Democrats see opening for Obamacare fix7 September 2017 | 04:45 | Washington Examiner
Several Senate Democrats said they were heartened that most insurance regulators at a hearing Wednesday called for Congress to create a new federal reinsurance program, which would pay Obamacare insurers that enroll sicker, more expensive people. That unified industry stance makes Democrats optimistic about passing something, even though Republicans are wary of adding reinsurance to a narrow deal to stabilize Obamacare's exchanges.
"We are in the ballpark for a deal, which is news in and of itself," said Sen. Chris Murphy, D-Conn., who sits on the Senate Health, Education, Labor and Pensions Committee that held the hearing.
He noted that the disagreement appears to be over who should be in charge of the reinsurance program, not whether such a program should exist. Committee Chairman Sen. Lamar Alexander, R-Tenn., floated the idea that states could apply for their own separate reinsurance programs, just like Alaska did for the 2018 Obamacare coverage year.
But insurance regulators said at the hearing that a federal program is needed to help get things started. A major problem is getting money from a state legislature for something that would likely bring down Obamacare rates.
Some states "cannot get the funds from the legislature for that first year to show there is an impact ... that would bring down the rates," said Lori Wing-Heier, Alaska's insurance commissioner.
A reinsurance program could, in theory, save the federal government money by keeping overall premiums down. Lower premiums mean the federal government has to pay out fewer dollars in tax credits to lower the cost of insurance.
Obamacare had a reinsurance program for the first three years of the marketplaces, but it expired starting this coverage year.
Murphy was in favor of a federal approach at the hearing, while Alexander said he wants to speed up the federal waiver process that lets a state create its own reinsurance program. Insurance regulators said at the hearing that the six-month time frame to get a waiver approved by the federal government is too long, and Murphy said a single federal program would be more efficient.
"I think it makes much more sense to do reinsurance once rather than 50 times," Murphy told reporters.
There is also a dispute among Democrats and Republicans over how long a stabilization package should last. Alexander said he wants a package that funds insurer subsidies for one year that lower out-of-pocket costs for low-income Obamacare customers and gives states more flexibility to run their Obamacare exchanges on the individual market, which is used by people that don't have insurance through a job.
Democrats are hoping for a longer package that lasts beyond 2018.
"I think the important elements are that the cost-sharing subsidies aren't gonna go away for at least two years," Sen. Tom Carper, D-Del., told the Washington Examiner.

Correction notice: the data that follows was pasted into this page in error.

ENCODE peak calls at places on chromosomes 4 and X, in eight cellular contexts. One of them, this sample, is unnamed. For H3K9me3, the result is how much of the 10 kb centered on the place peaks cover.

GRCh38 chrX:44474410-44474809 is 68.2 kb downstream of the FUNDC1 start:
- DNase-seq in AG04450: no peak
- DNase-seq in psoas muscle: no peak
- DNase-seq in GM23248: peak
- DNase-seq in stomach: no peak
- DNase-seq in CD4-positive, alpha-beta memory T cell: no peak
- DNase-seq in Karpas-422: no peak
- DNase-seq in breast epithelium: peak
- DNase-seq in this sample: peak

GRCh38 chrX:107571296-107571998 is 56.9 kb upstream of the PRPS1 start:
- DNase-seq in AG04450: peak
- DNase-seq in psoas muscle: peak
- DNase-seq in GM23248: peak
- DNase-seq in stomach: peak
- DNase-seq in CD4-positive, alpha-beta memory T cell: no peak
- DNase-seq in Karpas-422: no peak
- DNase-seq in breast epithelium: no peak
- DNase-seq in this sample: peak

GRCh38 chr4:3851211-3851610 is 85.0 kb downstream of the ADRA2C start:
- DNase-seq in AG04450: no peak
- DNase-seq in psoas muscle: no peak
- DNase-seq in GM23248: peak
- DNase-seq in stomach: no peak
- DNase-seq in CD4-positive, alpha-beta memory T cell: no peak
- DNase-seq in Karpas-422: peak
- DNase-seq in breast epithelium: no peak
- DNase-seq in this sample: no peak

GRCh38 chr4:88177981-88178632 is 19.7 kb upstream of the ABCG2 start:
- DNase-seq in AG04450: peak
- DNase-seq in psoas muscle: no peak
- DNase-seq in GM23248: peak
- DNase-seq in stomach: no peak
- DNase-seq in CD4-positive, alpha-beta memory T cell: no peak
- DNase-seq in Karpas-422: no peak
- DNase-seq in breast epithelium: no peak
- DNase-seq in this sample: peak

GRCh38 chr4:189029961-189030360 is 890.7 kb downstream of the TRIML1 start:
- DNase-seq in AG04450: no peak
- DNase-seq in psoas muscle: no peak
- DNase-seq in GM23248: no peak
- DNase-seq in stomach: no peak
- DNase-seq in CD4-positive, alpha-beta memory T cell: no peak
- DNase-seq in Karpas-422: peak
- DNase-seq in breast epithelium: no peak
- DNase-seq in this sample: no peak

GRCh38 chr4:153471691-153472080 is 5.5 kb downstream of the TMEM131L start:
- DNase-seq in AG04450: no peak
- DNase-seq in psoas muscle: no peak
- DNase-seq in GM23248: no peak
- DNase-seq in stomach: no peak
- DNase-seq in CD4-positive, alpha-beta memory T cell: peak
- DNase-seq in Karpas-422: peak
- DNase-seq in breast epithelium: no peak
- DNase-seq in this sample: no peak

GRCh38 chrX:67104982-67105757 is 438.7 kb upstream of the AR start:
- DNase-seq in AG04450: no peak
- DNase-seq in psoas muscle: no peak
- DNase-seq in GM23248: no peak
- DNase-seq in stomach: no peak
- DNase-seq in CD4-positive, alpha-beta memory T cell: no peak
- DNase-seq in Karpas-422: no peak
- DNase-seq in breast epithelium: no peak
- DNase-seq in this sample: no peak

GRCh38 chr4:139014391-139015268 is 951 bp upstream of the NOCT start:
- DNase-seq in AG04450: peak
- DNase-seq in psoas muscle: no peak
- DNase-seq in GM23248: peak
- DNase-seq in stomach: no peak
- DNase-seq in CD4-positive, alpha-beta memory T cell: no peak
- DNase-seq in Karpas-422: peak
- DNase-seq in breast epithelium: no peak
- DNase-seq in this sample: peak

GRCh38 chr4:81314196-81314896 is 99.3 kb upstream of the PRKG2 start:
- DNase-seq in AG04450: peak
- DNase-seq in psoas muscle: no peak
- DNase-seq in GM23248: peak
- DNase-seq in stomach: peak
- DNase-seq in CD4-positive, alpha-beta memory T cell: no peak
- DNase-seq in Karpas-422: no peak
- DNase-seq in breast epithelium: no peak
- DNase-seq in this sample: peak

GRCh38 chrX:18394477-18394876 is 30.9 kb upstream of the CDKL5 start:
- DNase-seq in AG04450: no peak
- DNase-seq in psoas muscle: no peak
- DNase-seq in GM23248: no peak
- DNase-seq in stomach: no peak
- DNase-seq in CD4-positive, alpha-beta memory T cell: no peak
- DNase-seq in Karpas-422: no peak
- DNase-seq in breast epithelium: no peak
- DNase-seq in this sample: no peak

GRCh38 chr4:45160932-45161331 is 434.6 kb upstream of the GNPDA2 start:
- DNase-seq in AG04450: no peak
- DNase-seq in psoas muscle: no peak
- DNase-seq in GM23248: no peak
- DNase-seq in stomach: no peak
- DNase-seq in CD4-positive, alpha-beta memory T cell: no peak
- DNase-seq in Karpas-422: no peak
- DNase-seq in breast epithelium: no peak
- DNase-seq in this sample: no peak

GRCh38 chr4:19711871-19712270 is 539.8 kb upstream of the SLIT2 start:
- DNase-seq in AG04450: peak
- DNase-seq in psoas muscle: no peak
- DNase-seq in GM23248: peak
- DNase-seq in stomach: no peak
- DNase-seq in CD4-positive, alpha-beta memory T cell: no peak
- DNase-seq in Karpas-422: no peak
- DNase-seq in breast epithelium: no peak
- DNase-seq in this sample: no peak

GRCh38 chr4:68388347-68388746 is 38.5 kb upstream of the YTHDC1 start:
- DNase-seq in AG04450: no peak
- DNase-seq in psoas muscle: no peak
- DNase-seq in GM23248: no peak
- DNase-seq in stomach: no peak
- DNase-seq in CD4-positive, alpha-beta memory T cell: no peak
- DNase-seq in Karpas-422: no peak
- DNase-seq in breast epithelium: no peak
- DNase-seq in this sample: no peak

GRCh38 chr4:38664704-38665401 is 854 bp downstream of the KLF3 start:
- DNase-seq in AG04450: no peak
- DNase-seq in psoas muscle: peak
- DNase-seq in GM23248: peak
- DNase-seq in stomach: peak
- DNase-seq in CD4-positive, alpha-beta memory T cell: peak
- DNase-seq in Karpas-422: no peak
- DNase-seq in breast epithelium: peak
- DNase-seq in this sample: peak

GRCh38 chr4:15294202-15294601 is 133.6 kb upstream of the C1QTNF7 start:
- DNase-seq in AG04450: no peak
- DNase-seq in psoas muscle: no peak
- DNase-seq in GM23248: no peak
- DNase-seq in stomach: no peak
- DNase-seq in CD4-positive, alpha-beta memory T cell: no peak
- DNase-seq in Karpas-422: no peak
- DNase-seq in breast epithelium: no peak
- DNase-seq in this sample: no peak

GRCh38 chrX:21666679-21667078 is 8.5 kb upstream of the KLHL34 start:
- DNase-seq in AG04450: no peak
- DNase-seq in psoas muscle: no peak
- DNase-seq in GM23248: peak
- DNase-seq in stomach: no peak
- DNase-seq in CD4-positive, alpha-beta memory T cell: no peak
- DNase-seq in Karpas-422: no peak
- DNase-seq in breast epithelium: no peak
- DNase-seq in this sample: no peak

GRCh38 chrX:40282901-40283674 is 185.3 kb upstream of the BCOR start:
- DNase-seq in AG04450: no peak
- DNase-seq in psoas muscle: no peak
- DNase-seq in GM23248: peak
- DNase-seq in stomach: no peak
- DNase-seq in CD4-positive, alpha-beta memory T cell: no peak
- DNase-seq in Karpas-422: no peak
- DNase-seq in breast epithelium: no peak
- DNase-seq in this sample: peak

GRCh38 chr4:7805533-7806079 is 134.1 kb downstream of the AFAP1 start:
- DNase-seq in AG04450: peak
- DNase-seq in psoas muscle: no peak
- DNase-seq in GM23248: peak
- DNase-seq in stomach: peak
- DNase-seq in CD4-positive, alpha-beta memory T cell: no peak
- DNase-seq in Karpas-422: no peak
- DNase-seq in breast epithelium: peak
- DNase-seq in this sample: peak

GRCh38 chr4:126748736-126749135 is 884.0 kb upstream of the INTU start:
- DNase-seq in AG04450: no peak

He authored a bill with Sen. Tim Kaine, D-Va. that sets up a reinsurance program.
Carper said he was pleased that most of the witnesses in the committee hearing and a separate hearing in the Senate Homeland Security and Governmental Affairs Committee espoused the need for reinsurance.
Sen. Ron Johnson, R-Wis., chairman of the homeland security committee, said he was open to some type of reinsurance. He offered up examples of Wisconsin's high-risk pool where the state subsidizes care for the sickest people on the individual market.
"I am happy to take a look at different models," he said.
But approving a federal reinsurance program could open up Republicans to attacks from conservative groups.
Some outside groups like Heritage Action have labeled reinsurance and cost-sharing reductions as "bailouts" of Obamacare, and have urged Congress to continue efforts to repeal the law.
"The Senate's inability to produce 51 votes for a piece of legislation that delivers on a seven-year campaign promise to repeal and replace Obamacare is not license for a bipartisan bailout of a failing law," said Heritage Action President Mike Needham last month.
Alexander said Wednesday he hopes the committee could get together a stabilization deal by the end of next week in order for the Senate to pass it by the end of the month. He noted after the hearing that timing could be an issue since Obamacare insurers are quickly finalizing their rates for 2018.
He said there is a "general consensus" to do cost-sharing payments and additional state flexibility.
"If we can do two things that would be two more things than we have agreed on in a bipartisan way in the last seven years on health insurance," Alexander told reporters after the hearing, referring to the length of Obamacare. "We have been able to do it in every other healthcare area."
Alexander's committee holds the second of four hearings on Thursday on the individual market. The hearing is expected to feature state governors.
Murphy remains optimistic the Senate can reach a deal even though there are disputes over the length of a stabilization package and how to do reinsurance.
"Given the disputes we have had on healthcare over the course of the last 8 months that is a relatively small one," he said, recounting the partisan acrimony over Obamacare repeal.
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